Lifting a heavy weight that you can only manage to lift a few times is considered high intensity training. Lifting lower weights, but at high repetitions is considered low or moderate intensity.
High intensity training is usually only recommended for athletes and experienced weight lifters. It is a very effective method for obtaining strength and power gains. You are placing the muscle under maximum stress, and challenging it to its limit. This forces it to adapt much faster than using lower weights.
Because you are under such strain, you will only be able to make a few reps, but this is sufficient to encourage the muscle to grow. Your strength and power will improve significantly, however your endurance will not improve as much, because the amount of time that you are stressing the muscle for is relatively short.
You are building a body that is good at producing explosive short term power, but will tire out quickly. You are also at greater risk of injury following this method, due the sheer weight involved, and the fact that you are pushing your body far out of its comfort zone.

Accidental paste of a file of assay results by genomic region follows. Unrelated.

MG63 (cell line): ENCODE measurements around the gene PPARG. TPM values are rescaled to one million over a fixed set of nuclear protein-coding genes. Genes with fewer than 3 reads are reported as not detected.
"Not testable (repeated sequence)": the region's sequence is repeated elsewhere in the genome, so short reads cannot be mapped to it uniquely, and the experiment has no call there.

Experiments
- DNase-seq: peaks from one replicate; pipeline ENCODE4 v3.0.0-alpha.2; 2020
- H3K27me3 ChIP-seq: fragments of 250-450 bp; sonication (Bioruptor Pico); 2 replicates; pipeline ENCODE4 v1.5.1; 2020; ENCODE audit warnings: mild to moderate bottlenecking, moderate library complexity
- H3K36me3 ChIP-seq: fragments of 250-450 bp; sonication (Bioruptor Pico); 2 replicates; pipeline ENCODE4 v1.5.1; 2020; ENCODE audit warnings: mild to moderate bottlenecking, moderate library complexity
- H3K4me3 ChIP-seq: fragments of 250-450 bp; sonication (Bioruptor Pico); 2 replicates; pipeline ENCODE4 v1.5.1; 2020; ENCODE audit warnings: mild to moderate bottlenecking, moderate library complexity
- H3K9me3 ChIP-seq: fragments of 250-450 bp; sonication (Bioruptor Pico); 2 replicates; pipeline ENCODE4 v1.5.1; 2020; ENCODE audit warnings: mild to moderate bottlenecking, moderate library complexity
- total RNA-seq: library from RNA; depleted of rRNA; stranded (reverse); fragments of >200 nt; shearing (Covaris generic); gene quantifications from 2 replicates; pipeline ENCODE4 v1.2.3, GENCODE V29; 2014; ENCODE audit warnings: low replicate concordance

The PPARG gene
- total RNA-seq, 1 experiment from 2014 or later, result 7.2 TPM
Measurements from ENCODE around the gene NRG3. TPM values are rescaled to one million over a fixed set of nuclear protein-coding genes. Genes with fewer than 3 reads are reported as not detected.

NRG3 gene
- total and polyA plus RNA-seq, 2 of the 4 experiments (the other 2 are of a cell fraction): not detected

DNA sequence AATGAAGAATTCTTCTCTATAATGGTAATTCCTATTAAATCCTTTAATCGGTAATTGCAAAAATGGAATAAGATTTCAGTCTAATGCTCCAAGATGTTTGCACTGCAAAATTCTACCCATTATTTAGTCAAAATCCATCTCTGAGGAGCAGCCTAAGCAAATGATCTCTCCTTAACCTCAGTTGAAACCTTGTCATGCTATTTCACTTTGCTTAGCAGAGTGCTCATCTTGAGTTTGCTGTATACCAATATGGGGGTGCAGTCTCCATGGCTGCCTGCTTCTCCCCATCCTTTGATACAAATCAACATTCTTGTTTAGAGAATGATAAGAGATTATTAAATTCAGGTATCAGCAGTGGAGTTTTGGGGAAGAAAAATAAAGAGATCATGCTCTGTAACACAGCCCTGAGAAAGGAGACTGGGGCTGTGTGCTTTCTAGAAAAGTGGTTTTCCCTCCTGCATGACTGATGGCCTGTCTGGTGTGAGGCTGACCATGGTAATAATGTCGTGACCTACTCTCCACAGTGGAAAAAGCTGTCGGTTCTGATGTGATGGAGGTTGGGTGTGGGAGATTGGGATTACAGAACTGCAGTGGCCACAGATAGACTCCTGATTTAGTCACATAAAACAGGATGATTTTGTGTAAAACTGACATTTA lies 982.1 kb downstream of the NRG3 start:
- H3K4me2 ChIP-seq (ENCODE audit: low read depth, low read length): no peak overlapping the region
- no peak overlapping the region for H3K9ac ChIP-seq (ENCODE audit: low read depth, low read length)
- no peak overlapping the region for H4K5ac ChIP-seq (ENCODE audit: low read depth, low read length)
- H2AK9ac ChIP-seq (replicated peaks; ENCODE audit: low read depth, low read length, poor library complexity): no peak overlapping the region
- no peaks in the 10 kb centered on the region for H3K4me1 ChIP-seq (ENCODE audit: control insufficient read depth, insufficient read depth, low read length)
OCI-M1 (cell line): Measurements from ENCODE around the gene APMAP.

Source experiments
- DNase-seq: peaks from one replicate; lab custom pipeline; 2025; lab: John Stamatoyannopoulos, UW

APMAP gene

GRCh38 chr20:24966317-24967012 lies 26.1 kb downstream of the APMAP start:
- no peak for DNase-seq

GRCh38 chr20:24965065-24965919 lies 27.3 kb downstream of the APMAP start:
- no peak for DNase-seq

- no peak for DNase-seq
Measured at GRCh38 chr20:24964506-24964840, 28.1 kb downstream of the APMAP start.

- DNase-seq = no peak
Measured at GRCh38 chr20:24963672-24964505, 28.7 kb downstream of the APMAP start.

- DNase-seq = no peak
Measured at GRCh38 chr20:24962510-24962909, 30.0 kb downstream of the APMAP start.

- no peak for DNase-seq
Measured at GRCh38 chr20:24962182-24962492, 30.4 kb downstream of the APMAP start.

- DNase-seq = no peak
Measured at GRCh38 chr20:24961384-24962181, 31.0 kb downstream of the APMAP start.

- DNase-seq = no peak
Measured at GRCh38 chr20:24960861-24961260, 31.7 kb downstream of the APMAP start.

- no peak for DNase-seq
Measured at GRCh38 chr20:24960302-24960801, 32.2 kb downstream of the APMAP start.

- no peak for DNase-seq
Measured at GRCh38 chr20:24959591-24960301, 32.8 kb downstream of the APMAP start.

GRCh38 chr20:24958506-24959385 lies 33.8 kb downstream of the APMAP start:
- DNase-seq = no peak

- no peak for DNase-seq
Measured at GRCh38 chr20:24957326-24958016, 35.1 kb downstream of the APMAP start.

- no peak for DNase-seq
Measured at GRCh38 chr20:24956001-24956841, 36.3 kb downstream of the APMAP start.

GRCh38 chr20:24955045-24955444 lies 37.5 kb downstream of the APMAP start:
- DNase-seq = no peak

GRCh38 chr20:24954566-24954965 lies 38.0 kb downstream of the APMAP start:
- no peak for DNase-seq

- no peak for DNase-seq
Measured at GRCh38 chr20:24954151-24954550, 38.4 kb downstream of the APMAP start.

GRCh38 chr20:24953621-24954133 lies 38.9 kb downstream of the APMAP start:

Lower intensities are more effective for building endurance, and have the added bonus of having a much lower risk of injury. You are not getting the same explosive strength gains as you would with high intensity training, but because you are placing stress on your muscles for longer periods of time you will reap a much higher level of overall stamina.
For most people, moderate intensities are recommended, they produce results and are safer. Ideally, you should strike a balance between building muscle strength and endurance.